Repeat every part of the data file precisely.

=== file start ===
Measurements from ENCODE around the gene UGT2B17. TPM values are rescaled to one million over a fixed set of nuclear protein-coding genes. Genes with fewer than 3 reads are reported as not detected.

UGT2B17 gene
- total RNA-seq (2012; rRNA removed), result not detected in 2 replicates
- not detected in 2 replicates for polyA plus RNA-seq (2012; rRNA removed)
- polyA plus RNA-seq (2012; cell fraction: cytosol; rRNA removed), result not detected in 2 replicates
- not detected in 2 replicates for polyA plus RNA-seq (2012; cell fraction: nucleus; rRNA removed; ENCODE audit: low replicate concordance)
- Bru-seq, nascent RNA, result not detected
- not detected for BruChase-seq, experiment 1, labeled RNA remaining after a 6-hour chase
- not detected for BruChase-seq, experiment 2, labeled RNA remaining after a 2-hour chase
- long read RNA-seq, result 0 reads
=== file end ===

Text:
Measurements from ENCODE around the gene UGT2B17. TPM values are rescaled to one million over a fixed set of nuclear protein-coding genes. Genes with fewer than 3 reads are reported as not detected.

UGT2B17 gene
- total RNA-seq (2012; rRNA removed), result not detected in 2 replicates
- not detected in 2 replicates for polyA plus RNA-seq (2012; rRNA removed)
- polyA plus RNA-seq (2012; cell fraction: cytosol; rRNA removed), result not detected in 2 replicates
- not detected in 2 replicates for polyA plus RNA-seq (2012; cell fraction: nucleus; rRNA removed; ENCODE audit: low replicate concordance)
- Bru-seq, nascent RNA, result not detected
- not detected for BruChase-seq, experiment 1, labeled RNA remaining after a 6-hour chase
- not detected for BruChase-seq, experiment 2, labeled RNA remaining after a 2-hour chase
- long read RNA-seq, result 0 reads